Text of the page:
Second transplants for multiple myeloma relapsing after a previous autotransplant-reduced-intensity allogeneic vs autologous transplantation

C. O. Freytes, D. H. Vesole, Jennifer Le-Rademacher, X. Zhong, R. P. Gale, R. A. Kyle, D. E. Reece, J. Gibson, H. C. Schouten, P. L. McCarthy, S. Lonial, A. Y. Krishnan, Angela Dispenzieri, P. N. Hari

Research output: Contribution to journalArticle

36 Citations (Scopus)

Abstract

There is no standard therapy for multiple myeloma relapsing after an autotransplant. We compared the outcomes of a second autotransplant (N=137) with those of an allotransplant (N=152) after non-myeloablative or reduced-intensity conditioning (NST/RIC) in 289 subjects reported to the CIBMTR from 1995 to 2008. NST/RIC recipients were younger (median age 53 vs 56 years; P<0.001) and had a shorter time to progression after their first autotransplant. Non-relapse mortality at 1-year post transplant was higher in the NST/RIC cohort, 13% (95% confidence interval (CI), 8-19) vs 2% (95% CI, 1-5, P≤0.001). Three-year PFS and OS for the NST/RIC cohort were 6% (95% CI, 3-10%) and 20% (95% CI, 14-27%). Similar outcomes for the autotransplant cohort were 12% (95% CI, 7-19%, P=0.038) and 46% (95% CI, 37-55%, P=0.001). In multivariate analyses, risk of death was higher in NST/RIC recipients (hazard ratio (HR) 2.38 (95% CI, 1.79-3.16), P<0.001), those with Karnofsky performance score<90 (HR 1.96 (95% CI, 1.47-2.62), P<0.001) and transplant before 2004 (HR 1.77 (95% CI, 1.34-2.35) P≤0.001). In conclusion, NST/RIC was associated with higher TRM and lower survival than an autotransplant. As disease status was not available for most allotransplant recipients, it is not possible to determine which type of transplant is superior after autotransplant failure.

Original languageEnglish (US)
Pages (from-to)416-421
Number of pages6
JournalBone Marrow Transplantation
Volume49
Issue number3
DOIs
StatePublished - Mar 2014

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Autologous Transplantation
Autografts
Multiple Myeloma
Confidence Intervals
Transplants
Multivariate Analysis
Mortality

Keywords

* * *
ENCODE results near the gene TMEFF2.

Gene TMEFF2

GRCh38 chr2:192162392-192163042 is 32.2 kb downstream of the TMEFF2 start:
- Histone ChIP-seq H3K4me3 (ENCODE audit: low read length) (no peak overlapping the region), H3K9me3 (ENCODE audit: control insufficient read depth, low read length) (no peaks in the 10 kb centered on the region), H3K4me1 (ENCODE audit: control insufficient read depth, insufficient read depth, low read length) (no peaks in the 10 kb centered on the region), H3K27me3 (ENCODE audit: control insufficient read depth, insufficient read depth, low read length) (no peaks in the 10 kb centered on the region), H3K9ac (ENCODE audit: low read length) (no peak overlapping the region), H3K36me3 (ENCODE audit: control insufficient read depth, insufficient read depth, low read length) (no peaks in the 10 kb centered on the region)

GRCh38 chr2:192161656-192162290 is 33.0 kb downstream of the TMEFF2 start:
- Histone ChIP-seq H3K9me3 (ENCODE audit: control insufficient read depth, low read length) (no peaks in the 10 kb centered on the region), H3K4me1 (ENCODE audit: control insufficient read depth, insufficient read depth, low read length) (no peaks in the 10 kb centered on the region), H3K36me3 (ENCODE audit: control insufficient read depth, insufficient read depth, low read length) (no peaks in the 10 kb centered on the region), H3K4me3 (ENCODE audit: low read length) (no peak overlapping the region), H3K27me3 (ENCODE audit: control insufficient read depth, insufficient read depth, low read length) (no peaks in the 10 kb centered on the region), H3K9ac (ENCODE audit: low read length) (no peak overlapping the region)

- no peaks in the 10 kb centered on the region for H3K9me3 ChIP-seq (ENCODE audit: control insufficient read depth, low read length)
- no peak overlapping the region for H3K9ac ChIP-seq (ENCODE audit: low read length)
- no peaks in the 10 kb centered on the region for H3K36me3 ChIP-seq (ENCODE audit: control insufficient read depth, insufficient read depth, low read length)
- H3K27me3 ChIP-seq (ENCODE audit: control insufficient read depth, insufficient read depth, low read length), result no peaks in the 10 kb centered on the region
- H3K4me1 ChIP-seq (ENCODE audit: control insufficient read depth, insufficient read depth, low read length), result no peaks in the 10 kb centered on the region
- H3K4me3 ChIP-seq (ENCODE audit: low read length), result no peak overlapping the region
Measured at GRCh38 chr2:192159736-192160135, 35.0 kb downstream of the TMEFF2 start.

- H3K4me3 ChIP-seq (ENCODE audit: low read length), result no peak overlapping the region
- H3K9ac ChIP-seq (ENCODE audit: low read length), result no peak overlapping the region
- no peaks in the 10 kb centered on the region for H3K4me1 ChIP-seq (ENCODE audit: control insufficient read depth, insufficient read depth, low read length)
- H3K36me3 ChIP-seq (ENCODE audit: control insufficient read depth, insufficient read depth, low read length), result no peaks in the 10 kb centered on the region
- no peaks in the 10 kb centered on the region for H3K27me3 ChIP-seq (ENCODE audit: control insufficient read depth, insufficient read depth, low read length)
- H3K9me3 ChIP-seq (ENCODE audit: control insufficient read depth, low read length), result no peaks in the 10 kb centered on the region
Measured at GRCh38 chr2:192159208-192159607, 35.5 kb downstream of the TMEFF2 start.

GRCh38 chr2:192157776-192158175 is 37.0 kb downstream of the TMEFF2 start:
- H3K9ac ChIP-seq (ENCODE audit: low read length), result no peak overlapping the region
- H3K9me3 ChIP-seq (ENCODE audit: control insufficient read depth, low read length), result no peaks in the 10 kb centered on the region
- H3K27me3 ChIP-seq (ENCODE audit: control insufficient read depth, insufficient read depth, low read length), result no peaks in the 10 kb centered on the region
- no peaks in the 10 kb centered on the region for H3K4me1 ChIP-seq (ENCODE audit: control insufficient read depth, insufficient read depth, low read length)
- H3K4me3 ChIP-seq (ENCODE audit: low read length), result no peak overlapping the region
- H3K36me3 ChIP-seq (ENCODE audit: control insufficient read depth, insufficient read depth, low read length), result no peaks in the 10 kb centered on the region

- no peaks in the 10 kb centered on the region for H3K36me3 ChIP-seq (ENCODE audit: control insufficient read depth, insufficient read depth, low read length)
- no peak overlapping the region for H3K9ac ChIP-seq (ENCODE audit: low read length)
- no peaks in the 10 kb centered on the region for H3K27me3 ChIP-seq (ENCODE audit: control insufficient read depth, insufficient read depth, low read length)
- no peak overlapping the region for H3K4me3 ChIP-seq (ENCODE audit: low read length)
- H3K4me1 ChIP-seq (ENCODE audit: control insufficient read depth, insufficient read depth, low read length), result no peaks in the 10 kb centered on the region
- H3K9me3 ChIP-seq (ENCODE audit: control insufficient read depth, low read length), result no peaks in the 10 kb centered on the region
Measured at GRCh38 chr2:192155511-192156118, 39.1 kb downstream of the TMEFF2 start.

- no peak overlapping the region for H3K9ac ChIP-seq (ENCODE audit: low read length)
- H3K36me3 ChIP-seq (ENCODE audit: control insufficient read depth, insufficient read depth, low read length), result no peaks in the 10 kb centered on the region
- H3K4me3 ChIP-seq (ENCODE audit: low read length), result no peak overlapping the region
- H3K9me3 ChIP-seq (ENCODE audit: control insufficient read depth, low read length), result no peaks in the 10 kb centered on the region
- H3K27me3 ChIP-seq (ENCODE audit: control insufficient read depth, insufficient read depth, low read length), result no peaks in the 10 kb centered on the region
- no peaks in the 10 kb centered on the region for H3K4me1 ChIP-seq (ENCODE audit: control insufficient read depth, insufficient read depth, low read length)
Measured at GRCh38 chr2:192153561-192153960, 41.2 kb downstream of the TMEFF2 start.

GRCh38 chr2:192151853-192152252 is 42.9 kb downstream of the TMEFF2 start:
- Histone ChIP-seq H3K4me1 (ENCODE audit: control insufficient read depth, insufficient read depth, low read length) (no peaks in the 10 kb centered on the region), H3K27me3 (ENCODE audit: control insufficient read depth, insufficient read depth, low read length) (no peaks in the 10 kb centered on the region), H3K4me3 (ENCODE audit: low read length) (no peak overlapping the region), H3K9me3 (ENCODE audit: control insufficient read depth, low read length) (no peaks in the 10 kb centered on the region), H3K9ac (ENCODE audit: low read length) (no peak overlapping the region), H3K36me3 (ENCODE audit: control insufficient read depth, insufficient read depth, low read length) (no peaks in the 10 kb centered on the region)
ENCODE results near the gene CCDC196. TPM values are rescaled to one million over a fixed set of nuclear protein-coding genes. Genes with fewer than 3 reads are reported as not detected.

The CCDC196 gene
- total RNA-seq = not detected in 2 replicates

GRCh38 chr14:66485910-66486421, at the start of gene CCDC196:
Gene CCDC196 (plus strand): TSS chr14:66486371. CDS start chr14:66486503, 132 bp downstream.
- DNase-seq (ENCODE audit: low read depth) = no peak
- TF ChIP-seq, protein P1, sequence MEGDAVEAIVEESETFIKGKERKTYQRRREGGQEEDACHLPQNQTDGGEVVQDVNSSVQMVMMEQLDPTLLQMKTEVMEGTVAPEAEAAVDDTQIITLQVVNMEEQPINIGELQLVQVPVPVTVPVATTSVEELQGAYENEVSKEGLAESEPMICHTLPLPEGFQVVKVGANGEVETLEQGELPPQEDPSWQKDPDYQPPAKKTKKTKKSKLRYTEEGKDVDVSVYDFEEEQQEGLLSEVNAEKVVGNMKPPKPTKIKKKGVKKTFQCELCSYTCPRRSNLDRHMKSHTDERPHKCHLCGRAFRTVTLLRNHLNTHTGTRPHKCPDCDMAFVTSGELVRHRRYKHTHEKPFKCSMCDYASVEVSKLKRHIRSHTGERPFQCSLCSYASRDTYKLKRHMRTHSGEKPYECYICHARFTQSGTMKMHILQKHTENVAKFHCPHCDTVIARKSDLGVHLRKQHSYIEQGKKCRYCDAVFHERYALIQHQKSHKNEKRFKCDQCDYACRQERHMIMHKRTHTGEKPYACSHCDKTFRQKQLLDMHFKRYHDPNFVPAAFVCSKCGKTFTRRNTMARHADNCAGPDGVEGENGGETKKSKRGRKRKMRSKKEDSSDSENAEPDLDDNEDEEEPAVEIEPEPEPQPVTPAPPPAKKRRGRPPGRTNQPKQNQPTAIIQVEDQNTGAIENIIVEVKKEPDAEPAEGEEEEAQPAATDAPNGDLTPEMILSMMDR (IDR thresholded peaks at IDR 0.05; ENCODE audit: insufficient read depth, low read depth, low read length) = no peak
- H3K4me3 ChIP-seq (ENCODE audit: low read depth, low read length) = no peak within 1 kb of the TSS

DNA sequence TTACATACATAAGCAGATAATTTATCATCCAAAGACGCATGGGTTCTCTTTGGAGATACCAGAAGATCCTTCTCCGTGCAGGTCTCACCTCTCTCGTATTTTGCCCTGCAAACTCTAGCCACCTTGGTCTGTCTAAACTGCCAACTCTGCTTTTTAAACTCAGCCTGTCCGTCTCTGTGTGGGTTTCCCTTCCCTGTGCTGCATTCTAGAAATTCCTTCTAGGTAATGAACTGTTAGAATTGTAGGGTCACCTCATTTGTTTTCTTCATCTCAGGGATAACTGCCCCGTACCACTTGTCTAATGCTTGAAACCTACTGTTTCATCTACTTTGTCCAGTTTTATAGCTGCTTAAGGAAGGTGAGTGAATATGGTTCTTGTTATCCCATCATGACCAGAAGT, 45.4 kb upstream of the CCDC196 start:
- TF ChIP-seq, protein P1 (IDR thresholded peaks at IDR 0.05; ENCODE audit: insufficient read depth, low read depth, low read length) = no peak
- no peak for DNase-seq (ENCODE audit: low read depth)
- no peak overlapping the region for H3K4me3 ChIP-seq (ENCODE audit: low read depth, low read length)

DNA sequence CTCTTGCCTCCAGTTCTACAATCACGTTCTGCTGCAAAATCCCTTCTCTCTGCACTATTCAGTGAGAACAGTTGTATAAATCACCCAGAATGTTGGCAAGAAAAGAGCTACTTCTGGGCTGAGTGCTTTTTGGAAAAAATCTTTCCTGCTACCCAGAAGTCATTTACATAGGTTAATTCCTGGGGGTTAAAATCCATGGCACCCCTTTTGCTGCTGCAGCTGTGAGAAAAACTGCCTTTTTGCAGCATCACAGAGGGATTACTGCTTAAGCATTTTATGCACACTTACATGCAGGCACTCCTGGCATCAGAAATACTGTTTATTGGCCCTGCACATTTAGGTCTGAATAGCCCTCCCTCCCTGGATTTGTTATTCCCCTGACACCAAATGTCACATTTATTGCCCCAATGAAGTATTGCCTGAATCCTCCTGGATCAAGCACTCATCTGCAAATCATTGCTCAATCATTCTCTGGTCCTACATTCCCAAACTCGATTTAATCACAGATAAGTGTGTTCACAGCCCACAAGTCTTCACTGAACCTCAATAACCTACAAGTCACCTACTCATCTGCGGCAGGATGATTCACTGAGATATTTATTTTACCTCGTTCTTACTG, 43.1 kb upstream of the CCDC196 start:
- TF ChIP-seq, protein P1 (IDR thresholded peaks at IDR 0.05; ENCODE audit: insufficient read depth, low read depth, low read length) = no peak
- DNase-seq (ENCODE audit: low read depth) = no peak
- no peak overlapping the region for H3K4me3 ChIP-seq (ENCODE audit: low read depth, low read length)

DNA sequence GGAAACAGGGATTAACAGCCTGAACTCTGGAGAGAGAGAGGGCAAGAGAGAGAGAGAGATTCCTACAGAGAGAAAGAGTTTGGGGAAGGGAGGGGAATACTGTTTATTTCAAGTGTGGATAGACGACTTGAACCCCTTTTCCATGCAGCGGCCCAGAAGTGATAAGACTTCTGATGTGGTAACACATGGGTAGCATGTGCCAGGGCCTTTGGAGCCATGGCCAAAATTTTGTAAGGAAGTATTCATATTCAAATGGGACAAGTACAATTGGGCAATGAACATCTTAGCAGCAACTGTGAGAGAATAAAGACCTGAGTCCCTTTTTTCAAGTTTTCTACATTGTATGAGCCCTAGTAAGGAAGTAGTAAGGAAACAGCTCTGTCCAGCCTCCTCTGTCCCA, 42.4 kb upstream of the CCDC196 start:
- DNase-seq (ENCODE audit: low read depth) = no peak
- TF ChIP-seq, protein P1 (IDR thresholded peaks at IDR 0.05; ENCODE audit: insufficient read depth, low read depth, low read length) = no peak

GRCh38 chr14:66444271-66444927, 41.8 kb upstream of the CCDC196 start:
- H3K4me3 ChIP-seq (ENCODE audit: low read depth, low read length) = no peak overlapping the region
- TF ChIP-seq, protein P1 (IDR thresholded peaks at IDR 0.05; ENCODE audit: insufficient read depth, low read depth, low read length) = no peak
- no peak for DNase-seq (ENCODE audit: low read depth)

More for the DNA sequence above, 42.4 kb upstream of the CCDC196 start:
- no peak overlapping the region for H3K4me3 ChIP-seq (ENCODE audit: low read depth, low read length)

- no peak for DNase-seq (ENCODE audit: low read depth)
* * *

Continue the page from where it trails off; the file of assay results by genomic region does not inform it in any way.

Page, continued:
• allogeneic
  • multiple myeloma
  • salvage transplant

ASJC Scopus subject areas

  • Hematology
  • Transplantation

Cite this

Second transplants for multiple myeloma relapsing after a previous autotransplant-reduced-intensity allogeneic vs autologous transplantation. / Freytes, C. O.; Vesole, D. H.; Le-Rademacher, Jennifer; Zhong, X.; Gale, R. P.; Kyle, R. A.; Reece, D. E.; Gibson, J.; Schouten, H. C.; McCarthy, P. L.; Lonial, S.; Krishnan, A. Y.; Dispenzieri, Angela; Hari, P. N.

In: Bone Marrow Transplantation, Vol. 49, No. 3, 03.2014, p. 416-421.

Research output: Contribution to journalArticle

Freytes, CO, Vesole, DH, Le-Rademacher, J, Zhong, X, Gale, RP, Kyle, RA, Reece, DE, Gibson, J, Schouten, HC, McCarthy, PL, Lonial, S, Krishnan, AY, Dispenzieri, A & Hari, PN 2014, 'Second transplants for multiple myeloma relapsing after a previous autotransplant-reduced-intensity allogeneic vs autologous transplantation', Bone Marrow Transplantation, vol. 49, no. 3, pp. 416-421. https://doi.org/10.1038/bmt.2013.187
Freytes, C. O. ; Vesole, D. H. ; Le-Rademacher, Jennifer ; Zhong, X. ; Gale, R. P. ; Kyle, R. A. ; Reece, D. E. ; Gibson, J. ; Schouten, H. C. ; McCarthy, P. L. ; Lonial, S. ; Krishnan, A. Y. ; Dispenzieri, Angela ; Hari, P. N. / Second transplants for multiple myeloma relapsing after a previous autotransplant-reduced-intensity allogeneic vs autologous transplantation. In: Bone Marrow Transplantation. 2014 ; Vol. 49, No. 3. pp. 416-421.
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abstract = "There is no standard therapy for multiple myeloma relapsing after an autotransplant. We compared the outcomes of a second autotransplant (N=137) with those of an allotransplant (N=152) after non-myeloablative or reduced-intensity conditioning (NST/RIC) in 289 subjects reported to the CIBMTR from 1995 to 2008. NST/RIC recipients were younger (median age 53 vs 56 years; P<0.001) and had a shorter time to progression after their first autotransplant. Non-relapse mortality at 1-year post transplant was higher in the NST/RIC cohort, 13{\%} (95{\%} confidence interval (CI), 8-19) vs 2{\%} (95{\%} CI, 1-5, P≤0.001). Three-year PFS and OS for the NST/RIC cohort were 6{\%} (95{\%} CI, 3-10{\%}) and 20{\%} (95{\%} CI, 14-27{\%}). Similar outcomes for the autotransplant cohort were 12{\%} (95{\%} CI, 7-19{\%}, P=0.038) and 46{\%} (95{\%} CI, 37-55{\%}, P=0.001). In multivariate analyses, risk of death was higher in NST/RIC recipients (hazard ratio (HR) 2.38 (95{\%} CI, 1.79-3.16), P<0.001), those with Karnofsky performance score<90 (HR 1.96 (95{\%} CI, 1.47-2.62), P<0.001) and transplant before 2004 (HR 1.77 (95{\%} CI, 1.34-2.35) P≤0.001). In conclusion, NST/RIC was associated with higher TRM and lower survival than an autotransplant. As disease status was not available for most allotransplant recipients, it is not possible to determine which type of transplant is superior after autotransplant failure.",
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AU - Kyle, R. A.

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